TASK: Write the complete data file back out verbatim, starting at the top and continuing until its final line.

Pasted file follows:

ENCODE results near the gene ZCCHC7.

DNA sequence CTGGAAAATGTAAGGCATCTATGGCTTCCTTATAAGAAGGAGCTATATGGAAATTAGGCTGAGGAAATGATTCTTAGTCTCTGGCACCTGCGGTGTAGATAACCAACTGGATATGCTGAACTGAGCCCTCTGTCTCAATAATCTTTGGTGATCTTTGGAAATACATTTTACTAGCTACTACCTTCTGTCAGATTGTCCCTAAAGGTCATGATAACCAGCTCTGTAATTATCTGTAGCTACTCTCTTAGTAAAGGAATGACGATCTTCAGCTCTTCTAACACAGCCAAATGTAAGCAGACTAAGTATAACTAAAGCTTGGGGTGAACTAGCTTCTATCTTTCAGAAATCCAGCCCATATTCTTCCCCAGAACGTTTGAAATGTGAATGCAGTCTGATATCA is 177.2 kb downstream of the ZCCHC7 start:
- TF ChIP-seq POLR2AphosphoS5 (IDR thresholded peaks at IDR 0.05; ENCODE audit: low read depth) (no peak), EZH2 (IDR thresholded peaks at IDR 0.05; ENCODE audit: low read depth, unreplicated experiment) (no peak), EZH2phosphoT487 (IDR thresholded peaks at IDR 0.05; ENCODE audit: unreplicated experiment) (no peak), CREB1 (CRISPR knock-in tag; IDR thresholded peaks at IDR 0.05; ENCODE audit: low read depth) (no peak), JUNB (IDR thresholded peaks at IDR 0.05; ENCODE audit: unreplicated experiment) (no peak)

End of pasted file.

ENCODE results near the gene ZCCHC7.

DNA sequence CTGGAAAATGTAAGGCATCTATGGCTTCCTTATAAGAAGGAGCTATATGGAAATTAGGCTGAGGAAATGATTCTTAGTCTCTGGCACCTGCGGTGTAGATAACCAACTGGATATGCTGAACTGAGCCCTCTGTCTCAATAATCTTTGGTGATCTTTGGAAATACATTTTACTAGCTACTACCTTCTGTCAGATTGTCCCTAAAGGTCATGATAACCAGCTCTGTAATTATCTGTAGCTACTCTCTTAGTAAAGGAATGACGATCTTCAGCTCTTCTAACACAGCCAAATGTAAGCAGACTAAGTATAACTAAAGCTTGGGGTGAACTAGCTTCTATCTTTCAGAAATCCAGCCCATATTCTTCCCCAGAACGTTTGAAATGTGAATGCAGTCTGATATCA is 177.2 kb downstream of the ZCCHC7 start:
- TF ChIP-seq POLR2AphosphoS5 (IDR thresholded peaks at IDR 0.05; ENCODE audit: low read depth) (no peak), EZH2 (IDR thresholded peaks at IDR 0.05; ENCODE audit: low read depth, unreplicated experiment) (no peak), EZH2phosphoT487 (IDR thresholded peaks at IDR 0.05; ENCODE audit: unreplicated experiment) (no peak), CREB1 (CRISPR knock-in tag; IDR thresholded peaks at IDR 0.05; ENCODE audit: low read depth) (no peak), JUNB (IDR thresholded peaks at IDR 0.05; ENCODE audit: unreplicated experiment) (no peak)